What right of privacy do you have to your cell phone? Well, for starters, what about your rights when a search warrant is presented? Most search warrants read something like this:
You are therefore commanded to search:What's missing from this?The Premises and building known and designated as and commonly called:1234 Main Street, Anytown USA, more specifically described as a brown single-story detached home.including all rooms, attics, and other parts therein, garages, storage rooms, and outbuildings used in connection with the premises or located thereon and in any receptacle or safe therein;
Why, it's items on your person - including things like your cell phone, camera and/or camera bag, briefcase, or backpack, provided of course, that they are on your person.
Thus, a separate warrant, or, more than likely, a warrant that includes what is called a "container search" would need to be included as a part of the warrant. There is a "physical possession test" and a "relationship test" that are applied to ascertain the constitutionality of a container search (more here in PDF form).
Ok, so how is this news, and how does it apply to photographers?
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It's news because, at least in Ohio, it has just been reported that cell phones cannot be searched without a warrant, according to the states' highest court. The court stated that cell phones are "capable of storing a wealth of digitized information" and therefore they should be considered private. The New York Times writes on it here, and here is the PDF of the ruling.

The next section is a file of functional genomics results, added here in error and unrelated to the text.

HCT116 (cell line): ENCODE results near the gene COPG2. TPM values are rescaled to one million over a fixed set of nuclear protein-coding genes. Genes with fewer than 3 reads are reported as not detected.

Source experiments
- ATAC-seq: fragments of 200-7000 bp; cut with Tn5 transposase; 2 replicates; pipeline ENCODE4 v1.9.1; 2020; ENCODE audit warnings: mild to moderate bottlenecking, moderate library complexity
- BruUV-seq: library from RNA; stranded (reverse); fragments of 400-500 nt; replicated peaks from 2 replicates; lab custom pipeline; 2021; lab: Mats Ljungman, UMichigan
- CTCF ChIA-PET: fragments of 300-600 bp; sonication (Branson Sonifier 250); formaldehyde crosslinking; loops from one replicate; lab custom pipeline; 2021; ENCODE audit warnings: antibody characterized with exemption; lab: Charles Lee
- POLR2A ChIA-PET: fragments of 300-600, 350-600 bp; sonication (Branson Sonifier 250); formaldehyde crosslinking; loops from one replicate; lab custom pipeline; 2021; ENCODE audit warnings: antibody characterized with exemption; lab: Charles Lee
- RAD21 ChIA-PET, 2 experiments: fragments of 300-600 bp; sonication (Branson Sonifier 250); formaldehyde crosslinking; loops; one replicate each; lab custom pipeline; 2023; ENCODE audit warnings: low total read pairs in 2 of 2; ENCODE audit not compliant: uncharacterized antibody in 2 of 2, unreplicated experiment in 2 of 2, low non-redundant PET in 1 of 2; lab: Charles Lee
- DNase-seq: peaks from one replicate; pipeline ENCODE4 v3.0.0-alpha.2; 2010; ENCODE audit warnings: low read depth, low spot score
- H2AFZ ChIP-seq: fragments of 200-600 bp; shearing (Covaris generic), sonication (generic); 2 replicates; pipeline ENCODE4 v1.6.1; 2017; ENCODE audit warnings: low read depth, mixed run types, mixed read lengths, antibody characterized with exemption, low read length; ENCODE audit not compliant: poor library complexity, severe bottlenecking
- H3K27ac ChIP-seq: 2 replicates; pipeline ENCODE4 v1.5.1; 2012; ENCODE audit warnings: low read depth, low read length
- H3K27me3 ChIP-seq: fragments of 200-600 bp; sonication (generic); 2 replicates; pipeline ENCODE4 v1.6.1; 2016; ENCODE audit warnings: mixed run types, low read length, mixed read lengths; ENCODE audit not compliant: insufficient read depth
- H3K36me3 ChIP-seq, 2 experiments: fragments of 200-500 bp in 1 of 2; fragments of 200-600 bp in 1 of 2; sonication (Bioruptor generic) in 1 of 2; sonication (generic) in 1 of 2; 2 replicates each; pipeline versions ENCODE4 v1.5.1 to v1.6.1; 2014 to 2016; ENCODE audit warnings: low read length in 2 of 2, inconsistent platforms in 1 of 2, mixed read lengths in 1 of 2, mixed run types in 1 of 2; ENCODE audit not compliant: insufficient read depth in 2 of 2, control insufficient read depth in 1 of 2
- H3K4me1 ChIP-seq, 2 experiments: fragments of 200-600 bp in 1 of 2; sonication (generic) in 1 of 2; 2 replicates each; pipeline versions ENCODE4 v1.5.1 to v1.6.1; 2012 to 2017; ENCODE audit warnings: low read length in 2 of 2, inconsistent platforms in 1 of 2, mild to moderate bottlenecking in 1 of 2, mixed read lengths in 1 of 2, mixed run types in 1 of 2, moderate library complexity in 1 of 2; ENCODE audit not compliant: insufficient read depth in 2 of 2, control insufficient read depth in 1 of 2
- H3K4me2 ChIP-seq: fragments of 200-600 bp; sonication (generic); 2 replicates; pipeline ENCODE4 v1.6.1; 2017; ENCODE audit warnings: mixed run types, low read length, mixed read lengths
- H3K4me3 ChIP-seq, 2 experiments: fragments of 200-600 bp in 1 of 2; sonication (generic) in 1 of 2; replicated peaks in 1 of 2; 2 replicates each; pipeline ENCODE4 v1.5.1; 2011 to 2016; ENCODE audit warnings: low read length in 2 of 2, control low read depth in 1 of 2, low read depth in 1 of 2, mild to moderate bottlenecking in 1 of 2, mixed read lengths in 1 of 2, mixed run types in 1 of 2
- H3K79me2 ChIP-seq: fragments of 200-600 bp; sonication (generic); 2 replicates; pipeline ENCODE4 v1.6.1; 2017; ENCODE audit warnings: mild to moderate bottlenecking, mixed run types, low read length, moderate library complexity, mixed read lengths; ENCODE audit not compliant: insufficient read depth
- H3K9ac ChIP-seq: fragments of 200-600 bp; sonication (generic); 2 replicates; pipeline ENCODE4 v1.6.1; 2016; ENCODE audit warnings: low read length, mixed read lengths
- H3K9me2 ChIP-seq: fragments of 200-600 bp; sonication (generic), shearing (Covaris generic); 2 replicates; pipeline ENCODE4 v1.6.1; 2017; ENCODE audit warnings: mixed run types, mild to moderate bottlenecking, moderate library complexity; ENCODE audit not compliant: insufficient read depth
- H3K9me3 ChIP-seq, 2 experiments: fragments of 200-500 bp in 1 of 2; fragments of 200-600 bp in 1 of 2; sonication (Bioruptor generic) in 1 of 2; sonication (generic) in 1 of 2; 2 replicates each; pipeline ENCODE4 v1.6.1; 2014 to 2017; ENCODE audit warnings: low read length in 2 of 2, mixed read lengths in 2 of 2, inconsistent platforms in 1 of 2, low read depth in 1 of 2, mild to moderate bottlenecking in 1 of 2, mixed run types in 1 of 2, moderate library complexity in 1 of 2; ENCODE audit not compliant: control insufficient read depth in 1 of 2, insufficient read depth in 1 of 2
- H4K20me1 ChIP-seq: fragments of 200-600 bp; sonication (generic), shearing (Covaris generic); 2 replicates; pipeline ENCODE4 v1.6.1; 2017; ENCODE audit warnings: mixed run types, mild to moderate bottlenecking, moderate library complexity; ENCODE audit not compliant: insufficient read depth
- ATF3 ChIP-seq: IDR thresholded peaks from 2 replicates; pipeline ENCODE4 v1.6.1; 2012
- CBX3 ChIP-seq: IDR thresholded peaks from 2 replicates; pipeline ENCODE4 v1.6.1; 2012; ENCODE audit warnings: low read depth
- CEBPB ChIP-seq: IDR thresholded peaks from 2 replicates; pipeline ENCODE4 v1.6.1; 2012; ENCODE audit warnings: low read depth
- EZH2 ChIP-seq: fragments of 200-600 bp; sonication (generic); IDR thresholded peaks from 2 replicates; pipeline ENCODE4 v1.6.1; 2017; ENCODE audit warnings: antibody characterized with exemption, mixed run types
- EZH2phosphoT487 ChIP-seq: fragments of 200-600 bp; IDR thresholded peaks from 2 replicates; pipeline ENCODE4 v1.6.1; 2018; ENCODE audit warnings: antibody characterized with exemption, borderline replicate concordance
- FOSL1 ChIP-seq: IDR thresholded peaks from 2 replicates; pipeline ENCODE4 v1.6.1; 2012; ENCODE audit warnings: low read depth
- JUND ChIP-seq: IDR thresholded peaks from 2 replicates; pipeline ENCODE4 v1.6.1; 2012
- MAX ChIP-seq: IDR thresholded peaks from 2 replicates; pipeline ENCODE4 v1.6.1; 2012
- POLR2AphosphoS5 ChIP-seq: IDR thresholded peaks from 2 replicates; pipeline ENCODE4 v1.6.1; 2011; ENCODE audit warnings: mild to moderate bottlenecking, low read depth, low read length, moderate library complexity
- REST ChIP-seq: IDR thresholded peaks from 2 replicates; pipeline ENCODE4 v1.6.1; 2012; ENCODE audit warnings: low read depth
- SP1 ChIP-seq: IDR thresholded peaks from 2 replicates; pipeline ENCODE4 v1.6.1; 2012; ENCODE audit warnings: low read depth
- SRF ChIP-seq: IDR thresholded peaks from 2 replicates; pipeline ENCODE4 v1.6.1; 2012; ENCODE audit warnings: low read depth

How about photographers? Well, it is often reported that photographers have had their cameras seized, and either files have been reviewed and then deleted (not only easily provable, but also easily recoverable) and this ruling could be - with little effort - carried over to the privacy of digital cameras, whether or not there is a first amendment issue in play. Carlos Miller writes on his blog Photography Is Not A Crime (here) about the legality of seizing your camera, with an interesting perspective. Miller has been in an ongoing legal battle with the Miami police since 2007 over his rights on this subject. Miller does a great job of summarizing the past year today in his post - 2009: The Photography is Not a Crime year in review. There there was this video where the LA police threaten to submit a photographer's name to the FBI "hit list."
It is, however, important to note that our first amendment rights and our fourth amendment rights, while guaranteed under the constitution, may not necessarily be top-of-mind for those hoping to usurp those rights, even while wearing a badge. Now would be a good time for you, dear reader, to take a few minutes, and not only get the name and both regular and emergency contact numbers for a good first amendment-savvy attorney, but also to put those numbers into your cell phone - the one that's now decreed (at least in Ohio) as private, but also give to someone you might have to call should someone in law enforcement attempt to trample on your rights.
Here's a reminder - that badge they are wearing is what requires them to protect you while protecting others - and that includes protecting you and ALL your rights, including those guaranteed under the 1st and 4th amendments. If you are a staff photographer, be sure you have not just your photo desks' phone number programmed in, but that of your organizations' legal team too. Doing so could well limit your time in a holding cell.
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